I lived in a very religiously conservative part of Turkeyonce btw– people generally were very perplexed by my lack of a religion. They would have been perfectly okay as long as I was orthodox *something*.

  24. Jwoolman says:

    Ha ha. If he only knew how many non-theists there are in the pulpits and the pews… Or maybe he does, he could easily be one of them. But it’s political suicide in most places in the US to admit it. We talk big about religious tolerance, but are a long way from it.

  25. Sasha says:

    The US has freedom of religion but I wish it also had “freedom from religion”. Many Americans can’t even understand the concept. The religion is everywhere, it is impossible to get away from it. It is suffocating.

    • Who ARE These People? says:

      The original idea of the establishment clause WAS “freedom from religion” (religious interference in government) but it quickly and too easily got re-purposed as “freedom of religion.” Makes for a very churchy country.

  26. msw says:

    I am an “out” atheist in a very religious community. Trust, there are TONS of these people. A former co-worker once told me her dog didn’t like me because my soul was empty (one example of numerous awful insinuations I hear about what a terrible person I am for being an atheist, as if going to church makes you a better person than me). Living as an atheist in a very religious community is like being bombarded with other people’s beliefs all the time, but mostly, I find if I don’t start none, there won’t be none, so I don’t even bother bringing it up. I’m perfectly happy to live and let live. There are tons of people on the other side, too – I overheard a conversation once from another student on my hippie college campus, “I don’t like Christians, they’re so judgmental.” *cough*

    • Jwoolman says:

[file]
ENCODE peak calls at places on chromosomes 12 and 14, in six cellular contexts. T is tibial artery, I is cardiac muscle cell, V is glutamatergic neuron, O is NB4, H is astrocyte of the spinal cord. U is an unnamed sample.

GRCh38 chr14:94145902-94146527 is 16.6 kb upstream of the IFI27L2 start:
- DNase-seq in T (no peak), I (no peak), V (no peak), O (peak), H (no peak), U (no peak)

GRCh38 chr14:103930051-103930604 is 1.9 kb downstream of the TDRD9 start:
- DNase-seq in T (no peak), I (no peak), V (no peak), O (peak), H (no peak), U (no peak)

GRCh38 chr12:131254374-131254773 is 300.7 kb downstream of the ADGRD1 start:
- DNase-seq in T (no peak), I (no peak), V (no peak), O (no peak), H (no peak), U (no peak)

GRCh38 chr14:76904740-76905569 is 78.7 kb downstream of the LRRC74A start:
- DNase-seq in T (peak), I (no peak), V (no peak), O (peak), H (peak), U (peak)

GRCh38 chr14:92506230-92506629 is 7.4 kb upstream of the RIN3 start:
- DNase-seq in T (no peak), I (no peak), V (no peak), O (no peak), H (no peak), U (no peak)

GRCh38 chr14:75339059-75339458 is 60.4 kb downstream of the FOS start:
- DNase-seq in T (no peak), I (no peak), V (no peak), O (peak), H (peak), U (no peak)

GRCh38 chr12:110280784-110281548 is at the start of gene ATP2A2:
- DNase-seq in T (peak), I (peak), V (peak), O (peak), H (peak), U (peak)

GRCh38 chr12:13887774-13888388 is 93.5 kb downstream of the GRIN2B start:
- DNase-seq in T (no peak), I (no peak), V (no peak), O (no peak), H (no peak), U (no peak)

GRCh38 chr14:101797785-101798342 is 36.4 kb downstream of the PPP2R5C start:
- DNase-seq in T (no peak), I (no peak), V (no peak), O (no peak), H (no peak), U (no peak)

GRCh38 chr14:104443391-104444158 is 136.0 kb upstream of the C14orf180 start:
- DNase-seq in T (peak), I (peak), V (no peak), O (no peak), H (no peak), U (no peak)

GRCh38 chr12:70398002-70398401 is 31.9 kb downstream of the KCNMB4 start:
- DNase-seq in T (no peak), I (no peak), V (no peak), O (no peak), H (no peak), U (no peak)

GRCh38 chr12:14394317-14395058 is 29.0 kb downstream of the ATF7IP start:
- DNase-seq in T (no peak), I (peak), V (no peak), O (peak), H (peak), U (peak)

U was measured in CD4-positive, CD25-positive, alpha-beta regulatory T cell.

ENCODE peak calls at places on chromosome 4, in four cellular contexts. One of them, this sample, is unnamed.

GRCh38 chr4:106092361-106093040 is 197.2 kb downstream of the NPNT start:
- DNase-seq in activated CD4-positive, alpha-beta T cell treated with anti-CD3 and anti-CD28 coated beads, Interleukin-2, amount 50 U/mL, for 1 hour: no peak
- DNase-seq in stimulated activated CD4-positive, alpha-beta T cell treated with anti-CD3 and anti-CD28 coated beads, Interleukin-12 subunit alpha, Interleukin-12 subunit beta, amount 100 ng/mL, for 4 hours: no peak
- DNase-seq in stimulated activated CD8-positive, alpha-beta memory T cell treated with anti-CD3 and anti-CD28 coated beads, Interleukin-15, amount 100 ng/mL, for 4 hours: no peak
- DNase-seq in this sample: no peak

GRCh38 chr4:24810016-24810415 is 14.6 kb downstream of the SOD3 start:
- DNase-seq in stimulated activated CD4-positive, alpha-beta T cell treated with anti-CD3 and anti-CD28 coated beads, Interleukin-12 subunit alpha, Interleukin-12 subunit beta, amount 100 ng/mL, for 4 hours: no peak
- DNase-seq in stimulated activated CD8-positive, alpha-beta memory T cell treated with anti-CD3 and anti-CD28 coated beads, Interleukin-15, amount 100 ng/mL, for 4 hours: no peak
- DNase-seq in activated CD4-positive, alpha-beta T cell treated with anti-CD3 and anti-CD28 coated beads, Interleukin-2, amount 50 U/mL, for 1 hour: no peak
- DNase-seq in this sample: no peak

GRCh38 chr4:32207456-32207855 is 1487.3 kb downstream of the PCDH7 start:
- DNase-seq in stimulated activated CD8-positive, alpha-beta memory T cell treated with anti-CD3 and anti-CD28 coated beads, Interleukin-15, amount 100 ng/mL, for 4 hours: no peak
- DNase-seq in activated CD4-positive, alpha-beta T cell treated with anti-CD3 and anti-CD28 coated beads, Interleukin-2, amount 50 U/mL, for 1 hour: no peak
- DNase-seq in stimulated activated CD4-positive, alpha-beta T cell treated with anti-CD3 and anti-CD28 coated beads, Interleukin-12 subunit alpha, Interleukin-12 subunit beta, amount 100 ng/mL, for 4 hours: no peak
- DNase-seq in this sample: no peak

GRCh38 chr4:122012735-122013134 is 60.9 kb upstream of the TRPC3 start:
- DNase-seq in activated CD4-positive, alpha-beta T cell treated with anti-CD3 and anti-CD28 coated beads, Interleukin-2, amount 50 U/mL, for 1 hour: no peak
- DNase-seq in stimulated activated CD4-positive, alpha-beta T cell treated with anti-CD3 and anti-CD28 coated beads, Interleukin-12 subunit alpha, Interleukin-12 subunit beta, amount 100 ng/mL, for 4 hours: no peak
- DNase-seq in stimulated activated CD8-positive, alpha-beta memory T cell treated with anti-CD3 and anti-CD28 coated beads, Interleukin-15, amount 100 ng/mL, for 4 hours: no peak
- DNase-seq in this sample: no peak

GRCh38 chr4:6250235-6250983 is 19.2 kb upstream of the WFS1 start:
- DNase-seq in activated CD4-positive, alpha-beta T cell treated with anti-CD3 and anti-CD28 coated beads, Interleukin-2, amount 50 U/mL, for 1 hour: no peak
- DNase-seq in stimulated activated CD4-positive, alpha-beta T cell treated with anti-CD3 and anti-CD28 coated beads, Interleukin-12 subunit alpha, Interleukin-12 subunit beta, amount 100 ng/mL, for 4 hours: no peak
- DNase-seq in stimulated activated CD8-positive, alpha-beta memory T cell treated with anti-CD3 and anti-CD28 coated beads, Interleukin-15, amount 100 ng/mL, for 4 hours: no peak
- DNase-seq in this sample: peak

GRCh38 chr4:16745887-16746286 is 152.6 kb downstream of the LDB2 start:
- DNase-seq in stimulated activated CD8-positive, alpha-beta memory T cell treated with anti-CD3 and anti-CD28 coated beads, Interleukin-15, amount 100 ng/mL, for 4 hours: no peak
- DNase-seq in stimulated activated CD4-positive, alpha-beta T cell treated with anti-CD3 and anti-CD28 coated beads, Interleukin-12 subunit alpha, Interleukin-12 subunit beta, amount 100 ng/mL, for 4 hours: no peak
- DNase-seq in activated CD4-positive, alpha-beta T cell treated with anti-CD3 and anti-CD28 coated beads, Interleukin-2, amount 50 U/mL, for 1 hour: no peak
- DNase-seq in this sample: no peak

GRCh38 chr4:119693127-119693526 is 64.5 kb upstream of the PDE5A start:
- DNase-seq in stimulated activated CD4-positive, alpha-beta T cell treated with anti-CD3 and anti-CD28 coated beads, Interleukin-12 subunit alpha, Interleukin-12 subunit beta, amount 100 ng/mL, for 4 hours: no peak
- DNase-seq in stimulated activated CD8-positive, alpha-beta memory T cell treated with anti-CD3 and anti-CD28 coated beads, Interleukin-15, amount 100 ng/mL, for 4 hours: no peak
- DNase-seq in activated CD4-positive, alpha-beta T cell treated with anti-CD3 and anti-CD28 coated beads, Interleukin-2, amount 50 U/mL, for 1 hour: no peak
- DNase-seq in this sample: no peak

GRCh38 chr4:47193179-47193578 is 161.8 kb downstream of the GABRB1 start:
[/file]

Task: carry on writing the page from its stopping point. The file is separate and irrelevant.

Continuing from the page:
But what religion was the dog?

      I lived with one cat who was Roman Catlic (named after a human bishop, St. Sylvester), the next one was Jewish (named after a famous Jewish American whose gentle ways never really rubbed off on her), the next two seemed to be free thinkers, and another one should have been called Gandhi because she was so expert at nonviolent resistance when dealing with the original feline residents (never an unkind word or action in response to their hisses and growls, but she also refused to budge).

  27. Faweya says:

    Success! That’s why Travolta stays with CO$

  28. Kath says:

    I hate to break it to this knobhead, but in many countries outside of the US, being agnostic/atheist/not-giving-a-crap-about-religion is the NORM, not the exception.

    For Australians, this type of judgmental religiosity seems downright weird and we tend to look a bit askance at it. This has also been my experience across much of W. and N. Europe, Canada and Asia.

    However, for reasons I don’t quite understand, right-wing religious conservatives seem to disproportionately end up in our parliament, despite not reflecting the overall population. This is why Australia STILL doesn’t have marriage equality, despite the overwhelming majority of people being in favour of it.

  29. Meg says:

    I grew up mainly in Europe, in a Catholic by culture but basically atheist family, and I concur with everyone’s points above about being non-religious/agnostic/atheist-leaning is the norm in many, if not most, first-world countries.

    I’ve struggled with the pressure to become religious since moving to the U.S., and the pressure I’ve felt from my Jewish-but-agnostic fiance’s family to convert, incorporate more Judaism into our lives and raise our possible future kids Jewish has been incredibly intense and, frankly, out-of-line. (And, yes, I do understand that Judaism has a more complicated history with intermarriage than many other religions)

    It’s just bizarre to me how anyone thinks they have a say in another person’s religious views or lack thereof and so strange that simply opting out of religion could be such an affront to some people.